Fortunately, I'd had a good idea of what I wanted to get her, and found exactly what I had pictured in my mind after only an hour of wandering the hodgepodge of hole-in-the-wall shops downtown. A brief stop at Liberty House and the flower stand in our building provided the finishing touches.

I went back to the office and embarked on an adventure in wrapping that would've made Martha Stewart wince. It took me another hour, dozens of balls of wadded up tape and an entire roll of fancy purple paper to wrap one medium-sized garment box.

As it turns out, the extended wrapping session ensured I was around to get my Christmas present to myself: a new Casio digital camera, purchased to replace the cute little Canon that met a premature and tragic end last month. I wasn't expecting it until Monday — god bless UPS. Just in time to document the holidays.

I came home, and Jen's eyes just about bugged out when she saw my meticulously wrapped gift. The next several hours were peppered with whimpers and puppy dog eyes, as she begged to open it early. I made the mistake of giving her a hint, and the pleading intensified.

Of course resistance was futile. But I made her compliment my wrapping job a few times before carefully pulling one end open.

A full-length, black velvet dress and a nice string of faux pearls. She eagerly tried it on. The way she looked in it made both of us giddy. After the mini fashion show, though, we put everything back neatly in the box and wrapping, where it would wait for its appropriate moment the next day.

Originally, we had plans for a full but quiet home-cooked dinner at mom's for Christmas Eve. We'd even set the menu and started buying groceries.

But at the last minute, we decided to join mom's extended family at her brother Al's house for their annual Christmas shindig.

Now, our little branch of the family tree is notoriously anti-social. ("Dropping by unannounced" seems to be a genetic trait of my mother's side of the family, but she only barely tolerates it.) We probably miss as many parties as we attend, and with grandma Henderson's low threshold for excitement, we always leave early.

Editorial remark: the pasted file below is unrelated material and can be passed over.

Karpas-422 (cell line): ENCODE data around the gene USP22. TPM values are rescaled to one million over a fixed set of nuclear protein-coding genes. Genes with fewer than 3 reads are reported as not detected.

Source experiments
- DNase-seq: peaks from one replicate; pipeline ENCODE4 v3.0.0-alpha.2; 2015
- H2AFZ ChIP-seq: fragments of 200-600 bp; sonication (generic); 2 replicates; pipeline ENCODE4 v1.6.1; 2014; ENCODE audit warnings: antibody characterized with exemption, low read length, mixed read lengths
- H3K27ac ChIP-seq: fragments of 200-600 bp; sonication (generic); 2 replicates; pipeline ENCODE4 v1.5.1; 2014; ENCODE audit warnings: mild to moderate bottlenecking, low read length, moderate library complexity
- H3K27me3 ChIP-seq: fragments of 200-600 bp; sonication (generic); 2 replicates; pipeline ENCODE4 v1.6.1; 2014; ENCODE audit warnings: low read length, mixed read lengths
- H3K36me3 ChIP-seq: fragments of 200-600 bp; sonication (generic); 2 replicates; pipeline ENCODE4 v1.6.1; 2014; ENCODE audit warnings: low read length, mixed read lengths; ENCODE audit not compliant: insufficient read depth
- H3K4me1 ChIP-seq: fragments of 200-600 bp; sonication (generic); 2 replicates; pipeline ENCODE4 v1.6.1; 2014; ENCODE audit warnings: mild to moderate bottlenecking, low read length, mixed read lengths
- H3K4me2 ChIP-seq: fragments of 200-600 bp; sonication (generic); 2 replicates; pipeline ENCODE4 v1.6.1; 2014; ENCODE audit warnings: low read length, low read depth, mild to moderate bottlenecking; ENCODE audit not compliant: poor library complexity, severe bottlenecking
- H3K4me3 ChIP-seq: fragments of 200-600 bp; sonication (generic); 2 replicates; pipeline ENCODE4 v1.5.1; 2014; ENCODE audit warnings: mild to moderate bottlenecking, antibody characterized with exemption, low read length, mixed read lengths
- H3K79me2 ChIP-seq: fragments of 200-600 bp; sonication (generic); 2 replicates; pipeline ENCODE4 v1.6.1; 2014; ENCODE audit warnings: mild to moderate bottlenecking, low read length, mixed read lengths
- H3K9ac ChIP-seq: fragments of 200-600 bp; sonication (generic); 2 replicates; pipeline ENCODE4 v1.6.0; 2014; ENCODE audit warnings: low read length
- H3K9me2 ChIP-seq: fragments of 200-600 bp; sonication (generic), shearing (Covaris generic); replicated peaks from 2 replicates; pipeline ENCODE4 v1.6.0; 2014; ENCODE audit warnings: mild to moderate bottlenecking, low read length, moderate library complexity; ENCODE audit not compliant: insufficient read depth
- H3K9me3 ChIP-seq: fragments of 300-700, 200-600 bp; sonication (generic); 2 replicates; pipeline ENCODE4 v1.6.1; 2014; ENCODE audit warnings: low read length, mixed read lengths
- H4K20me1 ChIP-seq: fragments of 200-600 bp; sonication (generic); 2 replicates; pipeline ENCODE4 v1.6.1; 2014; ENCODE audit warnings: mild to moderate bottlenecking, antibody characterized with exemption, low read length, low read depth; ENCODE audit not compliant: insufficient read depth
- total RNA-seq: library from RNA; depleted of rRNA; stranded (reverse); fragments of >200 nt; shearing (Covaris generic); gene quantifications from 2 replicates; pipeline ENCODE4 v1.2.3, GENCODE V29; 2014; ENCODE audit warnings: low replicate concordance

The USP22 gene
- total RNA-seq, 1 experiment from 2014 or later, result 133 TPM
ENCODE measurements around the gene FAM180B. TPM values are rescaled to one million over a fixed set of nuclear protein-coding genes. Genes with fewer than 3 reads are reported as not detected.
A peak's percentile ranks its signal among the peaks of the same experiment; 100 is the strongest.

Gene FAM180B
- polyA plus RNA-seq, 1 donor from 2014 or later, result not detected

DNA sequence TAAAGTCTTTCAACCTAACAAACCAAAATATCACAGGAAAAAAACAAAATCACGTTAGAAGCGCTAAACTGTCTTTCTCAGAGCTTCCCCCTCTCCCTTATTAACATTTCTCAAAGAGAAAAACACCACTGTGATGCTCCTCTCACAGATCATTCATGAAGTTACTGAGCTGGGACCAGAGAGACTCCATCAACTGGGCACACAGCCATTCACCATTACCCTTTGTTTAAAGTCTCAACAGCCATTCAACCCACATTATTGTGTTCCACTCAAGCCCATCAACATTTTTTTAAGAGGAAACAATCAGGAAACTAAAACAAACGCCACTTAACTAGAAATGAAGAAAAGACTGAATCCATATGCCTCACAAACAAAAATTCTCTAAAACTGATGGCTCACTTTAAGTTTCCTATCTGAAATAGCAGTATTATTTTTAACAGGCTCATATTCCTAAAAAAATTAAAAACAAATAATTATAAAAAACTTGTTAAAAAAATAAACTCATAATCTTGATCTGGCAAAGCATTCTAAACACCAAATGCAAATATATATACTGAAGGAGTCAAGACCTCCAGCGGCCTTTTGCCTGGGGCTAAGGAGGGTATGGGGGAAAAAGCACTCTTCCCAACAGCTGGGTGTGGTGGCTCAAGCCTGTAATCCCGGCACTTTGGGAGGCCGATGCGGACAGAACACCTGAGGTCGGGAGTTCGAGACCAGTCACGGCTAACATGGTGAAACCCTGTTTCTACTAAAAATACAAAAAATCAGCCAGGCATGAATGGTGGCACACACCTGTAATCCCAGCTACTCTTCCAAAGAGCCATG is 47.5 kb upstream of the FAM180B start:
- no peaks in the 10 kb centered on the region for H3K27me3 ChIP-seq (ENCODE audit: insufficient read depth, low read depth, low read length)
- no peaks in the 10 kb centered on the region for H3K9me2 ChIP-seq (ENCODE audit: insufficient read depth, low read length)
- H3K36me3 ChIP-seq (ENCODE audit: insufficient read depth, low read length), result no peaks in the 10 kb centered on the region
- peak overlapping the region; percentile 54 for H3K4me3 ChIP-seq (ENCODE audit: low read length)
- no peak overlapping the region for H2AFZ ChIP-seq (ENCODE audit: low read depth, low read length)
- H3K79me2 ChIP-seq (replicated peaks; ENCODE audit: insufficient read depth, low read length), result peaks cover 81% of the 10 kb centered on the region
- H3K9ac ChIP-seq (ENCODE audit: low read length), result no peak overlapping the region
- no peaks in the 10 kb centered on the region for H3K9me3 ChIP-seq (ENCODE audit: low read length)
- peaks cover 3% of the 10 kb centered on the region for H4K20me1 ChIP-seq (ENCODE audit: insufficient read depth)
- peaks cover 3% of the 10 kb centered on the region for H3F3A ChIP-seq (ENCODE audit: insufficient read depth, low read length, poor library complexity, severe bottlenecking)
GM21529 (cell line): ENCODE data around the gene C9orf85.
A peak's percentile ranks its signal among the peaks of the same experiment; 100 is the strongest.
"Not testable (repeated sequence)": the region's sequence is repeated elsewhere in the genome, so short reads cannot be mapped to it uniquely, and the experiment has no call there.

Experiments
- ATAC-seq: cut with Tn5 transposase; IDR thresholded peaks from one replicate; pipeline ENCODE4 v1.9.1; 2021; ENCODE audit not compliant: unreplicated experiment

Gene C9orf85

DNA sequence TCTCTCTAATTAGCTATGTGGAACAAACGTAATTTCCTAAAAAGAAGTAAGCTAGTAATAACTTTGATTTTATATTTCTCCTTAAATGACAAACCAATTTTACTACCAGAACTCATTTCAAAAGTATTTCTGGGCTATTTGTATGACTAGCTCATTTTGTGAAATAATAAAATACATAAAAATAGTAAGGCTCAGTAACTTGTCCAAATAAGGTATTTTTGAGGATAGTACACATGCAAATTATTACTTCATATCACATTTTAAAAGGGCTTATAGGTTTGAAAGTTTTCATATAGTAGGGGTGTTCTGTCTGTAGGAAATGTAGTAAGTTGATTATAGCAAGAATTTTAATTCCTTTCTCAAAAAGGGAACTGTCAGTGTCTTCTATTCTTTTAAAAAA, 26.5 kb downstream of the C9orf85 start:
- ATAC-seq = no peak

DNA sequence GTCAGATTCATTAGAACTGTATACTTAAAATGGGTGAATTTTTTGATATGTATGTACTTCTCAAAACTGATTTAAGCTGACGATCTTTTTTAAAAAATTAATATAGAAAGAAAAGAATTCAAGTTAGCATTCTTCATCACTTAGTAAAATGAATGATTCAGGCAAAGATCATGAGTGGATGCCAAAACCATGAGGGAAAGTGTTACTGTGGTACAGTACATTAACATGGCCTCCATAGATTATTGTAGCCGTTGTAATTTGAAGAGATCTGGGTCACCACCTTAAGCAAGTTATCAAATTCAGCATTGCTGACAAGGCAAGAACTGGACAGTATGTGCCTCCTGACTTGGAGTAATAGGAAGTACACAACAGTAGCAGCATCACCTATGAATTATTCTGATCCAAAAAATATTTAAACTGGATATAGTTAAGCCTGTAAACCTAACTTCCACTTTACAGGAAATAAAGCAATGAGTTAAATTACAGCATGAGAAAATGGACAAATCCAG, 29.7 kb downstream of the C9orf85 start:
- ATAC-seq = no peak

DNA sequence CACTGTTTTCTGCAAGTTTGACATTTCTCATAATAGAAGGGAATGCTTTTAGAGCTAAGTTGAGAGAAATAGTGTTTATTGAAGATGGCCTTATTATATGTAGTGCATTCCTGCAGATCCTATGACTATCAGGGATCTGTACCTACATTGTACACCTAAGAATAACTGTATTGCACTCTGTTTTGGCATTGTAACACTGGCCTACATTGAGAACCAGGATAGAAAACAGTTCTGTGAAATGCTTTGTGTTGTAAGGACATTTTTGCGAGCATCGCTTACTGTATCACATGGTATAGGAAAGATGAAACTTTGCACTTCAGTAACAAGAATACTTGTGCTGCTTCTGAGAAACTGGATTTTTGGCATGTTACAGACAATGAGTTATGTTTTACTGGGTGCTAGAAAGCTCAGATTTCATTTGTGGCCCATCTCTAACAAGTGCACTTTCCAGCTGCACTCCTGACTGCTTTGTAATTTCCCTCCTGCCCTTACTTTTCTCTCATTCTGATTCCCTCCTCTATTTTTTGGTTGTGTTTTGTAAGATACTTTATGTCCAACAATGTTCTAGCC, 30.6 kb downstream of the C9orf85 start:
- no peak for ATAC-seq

But this year's gathering was notable for many reasons. Cousin Alex and wife Claudia came in all the way from Germany. Cousin Jennifer's new daughter Alyssa would be there. Even Jennifer's husband, Darryl, had a very rare day off from KITV.

It was a colorful, wonderful evening of family. Everyone was talking at once, catching up with people not seen for ages.

As the evening wound down, people started calling, "Family picture, family picture!"

It had been nearly a decade since the last one, and with good reason. There were twenty-six of us, five fewer than in the photo blown up and mounted on uncle Al's wall, but it was still a Herculean effort getting everyone seated and smiling. Katie was fussing, grandma was aching to go home, and everyone was sweating.

I hope someone got a better shot of everyone than I did. Not only was my mouth open, but a banister in the foreground erased one of my relatives.

Flashes were going off for half an hour. People were standing and sitting and shuffling around. Eventually it seemed like we were taking pictures in random combinations, snapping shots of whomever happened to be on the couch at that moment.

Finally, we headed back to mom's for the grand finale.

Todd and Heidi were there waiting, and after pausing a moment to catch our breath, we set about sorting out the loot under the tree into seperate piles. Like last year, Katie's was the biggest.

This year she went at the wrapping with more gusto, especially after finding a Blue's Clues™ toy inside the first package. By next year, we knew, Christmas would be in full effect within our wee one, with the whole tree and presents and Santa thing finally sorted out. It'll be all we can do to keep her from opening everyone's presents.

Not surprisingly, Katie got lots of toys, many of them battery-operated noisemakers that will no doubt add up to a few hundred migranes over the next year. She also got lots of books, which commanded most of her attention, and lots of clothes (most of which from Jen after weeks of gift-certificate shopping sprees).

Jen and I got clothes and assorted snacks. Grandma got a new sweater and some cracked seed. Mom got a cordless computer mouse and Microsoft Office 2000.

There were hugs all around as we finally headed home, our trunk stuffed to capacity with gifts. Katie, her face spotted with chocolate, passed out before we reached the freeway. Jen and I admired the nearly full moon, quietly reflecting on our day during the long drive back to Makiki.

Finally, this morning, I joined Jen and Katie for Christmas Mass at Sacred Heart Church. It was a peaceful, fitting close to a most memorable holiday season.

© Ryan Kawailani Ozawa · E-Mail: · Created: 25 December 1999 · Last Modified: 28 December 1999